Representative Ilhan Omar (D-MN-5th) recently created a stir while tweeting about the corrupting force of money in politics.
It’s all about the Benjamins baby ? https://t.co/KatcXJnZLV
— Ilhan Omar (@IlhanMN) February 10, 2019Odey Falls -2.5% In Q2, Bets On Economic Recovery
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— Ilhan Omar (@IlhanMN) February 11, 2019
The first tweet was in reference to the Hip-Hop hit, All About the Benjamins. As seen when asked to explain her stance she responded with the acronym AIPAC or American Israel Public Affairs Committee. Everyone from House Minority Leader Kevin McCarthy (R-CA-23rd), House Majority Leader Nancy Pelosi (D-CA-12th), Senate Minority Leader Chuck Schumer (D-NY), and even President Donald Trump who went as far as calling for Rep. Omar to resign from the House of Representatives.
Why Some Are Upset
Despite claims of every critic of Rep. Omar being Islamaphobic or anti-Semitic themselves, that isn’t entirely accurate. There have been cases of Jewish Americans coming forward saying the allusion to money, a common trope wrongfully placed on the Jewish community was hurtful.
Rep. Omar would later apologize for that aspect of her tweets but remained strong to the corrupting influence of an organization like AIPAC.
Listening and learning, but standing strong ?? pic.twitter.com/7TSroSf8h1
— Ilhan Omar (@IlhanMN) February 11, 2019
“Was the flippant way in which she phrased her tweets a problem? Did it offend a significant chunk of liberal U.S. Jewish opinion? Did it perhaps unwittingly play into anti-Semitic tropes about rich Jews controlling the world? Yes, yes, and yes — as she herself has since admitted and “unequivocally” apologized for. But was she wrong to note the power of the pro-Israel lobby, to point a finger at AIPAC, to highlight — in her apology — “the problematic role of lobbyists in our politics, whether it be AIPAC, the NRA or the fossil fuel industry”? No, no, and no.” Mehdi Hasan of the Intercept explained on Tuesday.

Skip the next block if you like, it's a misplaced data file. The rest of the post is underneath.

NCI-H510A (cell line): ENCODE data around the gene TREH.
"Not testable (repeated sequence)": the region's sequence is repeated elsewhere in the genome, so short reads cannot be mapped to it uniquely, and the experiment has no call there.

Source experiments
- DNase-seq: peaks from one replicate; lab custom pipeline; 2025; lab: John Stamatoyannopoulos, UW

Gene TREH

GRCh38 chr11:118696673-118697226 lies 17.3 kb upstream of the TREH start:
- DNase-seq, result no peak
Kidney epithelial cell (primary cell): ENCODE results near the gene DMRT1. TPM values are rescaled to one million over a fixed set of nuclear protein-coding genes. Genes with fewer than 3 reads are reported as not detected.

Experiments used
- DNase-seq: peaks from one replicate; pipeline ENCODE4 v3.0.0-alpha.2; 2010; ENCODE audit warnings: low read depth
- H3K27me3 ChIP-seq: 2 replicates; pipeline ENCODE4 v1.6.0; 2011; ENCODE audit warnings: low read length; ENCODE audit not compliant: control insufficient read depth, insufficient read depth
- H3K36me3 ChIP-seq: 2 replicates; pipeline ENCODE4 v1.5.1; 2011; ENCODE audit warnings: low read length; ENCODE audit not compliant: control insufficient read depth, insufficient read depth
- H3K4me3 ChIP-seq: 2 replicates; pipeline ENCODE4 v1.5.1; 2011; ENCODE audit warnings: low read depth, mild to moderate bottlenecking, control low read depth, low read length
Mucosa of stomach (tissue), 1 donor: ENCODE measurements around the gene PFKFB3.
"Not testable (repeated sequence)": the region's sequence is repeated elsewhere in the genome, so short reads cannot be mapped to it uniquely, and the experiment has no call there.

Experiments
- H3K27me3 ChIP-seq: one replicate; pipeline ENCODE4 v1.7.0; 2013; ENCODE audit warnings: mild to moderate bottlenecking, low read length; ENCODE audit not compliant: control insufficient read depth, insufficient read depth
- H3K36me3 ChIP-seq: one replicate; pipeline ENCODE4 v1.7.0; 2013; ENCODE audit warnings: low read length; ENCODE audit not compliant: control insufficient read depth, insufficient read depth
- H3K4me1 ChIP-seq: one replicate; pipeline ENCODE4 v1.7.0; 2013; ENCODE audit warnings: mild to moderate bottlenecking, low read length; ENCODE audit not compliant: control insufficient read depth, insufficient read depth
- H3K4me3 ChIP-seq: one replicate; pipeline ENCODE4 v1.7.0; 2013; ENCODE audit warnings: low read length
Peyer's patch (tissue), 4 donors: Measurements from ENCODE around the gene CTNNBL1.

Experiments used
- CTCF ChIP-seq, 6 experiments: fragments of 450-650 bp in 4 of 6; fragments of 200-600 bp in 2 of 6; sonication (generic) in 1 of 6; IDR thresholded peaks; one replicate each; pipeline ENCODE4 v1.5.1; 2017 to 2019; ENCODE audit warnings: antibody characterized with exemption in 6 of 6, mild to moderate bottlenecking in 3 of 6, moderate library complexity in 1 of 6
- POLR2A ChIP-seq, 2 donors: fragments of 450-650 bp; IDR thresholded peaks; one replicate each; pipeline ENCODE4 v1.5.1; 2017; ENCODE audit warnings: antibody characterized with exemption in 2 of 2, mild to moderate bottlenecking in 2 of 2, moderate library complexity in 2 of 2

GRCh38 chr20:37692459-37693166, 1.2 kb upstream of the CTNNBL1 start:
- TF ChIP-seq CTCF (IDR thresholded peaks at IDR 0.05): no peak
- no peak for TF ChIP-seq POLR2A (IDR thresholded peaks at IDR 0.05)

President Trump’s Hypocrisy
“You had some very bad people in that group,” Trump said soon after Heather Heyer was murdered while counter protesting during the 2017 Unite The Right Rally in Charlottesville, Virginia. “But you also had people that were very fine people, on both sides,” he continued to describe those who were chanting “Jews will not replace us,” and the popular “blood and soil” Nazi chant, just several days prior.
President Trump did not condemn the alt-right, the neo-Nazi’s anti-Semitic chant, nor their bigoted and violent political ideology immediately. It would take the President two days and only after intense political pressure to denounce white supremacy and racism in general. However, according to famed journalist Bob Woodward, Trump would later say his condemnation of the Charlottesville white supremacists was “the biggest f—ing mistake” he ever made.
Inside AIPAC And Corruption
Rep. Omar was correct on her assessment about AIPAC and the influence of money in politics. An October 2017 article from Huffington Post reads: